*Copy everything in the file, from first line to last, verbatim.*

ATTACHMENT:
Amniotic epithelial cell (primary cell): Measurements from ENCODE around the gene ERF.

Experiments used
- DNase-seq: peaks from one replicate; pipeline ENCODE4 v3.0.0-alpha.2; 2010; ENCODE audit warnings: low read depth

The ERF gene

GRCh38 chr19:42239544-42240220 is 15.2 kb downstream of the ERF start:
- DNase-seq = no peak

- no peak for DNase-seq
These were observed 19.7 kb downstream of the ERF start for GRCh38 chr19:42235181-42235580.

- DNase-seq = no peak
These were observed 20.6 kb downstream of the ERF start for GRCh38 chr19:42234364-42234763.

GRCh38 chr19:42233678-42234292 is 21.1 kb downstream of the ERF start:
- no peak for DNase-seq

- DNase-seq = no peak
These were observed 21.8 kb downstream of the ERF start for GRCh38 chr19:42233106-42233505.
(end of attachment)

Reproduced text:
Amniotic epithelial cell (primary cell): Measurements from ENCODE around the gene ERF.

Experiments used
- DNase-seq: peaks from one replicate; pipeline ENCODE4 v3.0.0-alpha.2; 2010; ENCODE audit warnings: low read depth

The ERF gene

GRCh38 chr19:42239544-42240220 is 15.2 kb downstream of the ERF start:
- DNase-seq = no peak

- no peak for DNase-seq
These were observed 19.7 kb downstream of the ERF start for GRCh38 chr19:42235181-42235580.

- DNase-seq = no peak
These were observed 20.6 kb downstream of the ERF start for GRCh38 chr19:42234364-42234763.

GRCh38 chr19:42233678-42234292 is 21.1 kb downstream of the ERF start:
- no peak for DNase-seq

- DNase-seq = no peak
These were observed 21.8 kb downstream of the ERF start for GRCh38 chr19:42233106-42233505.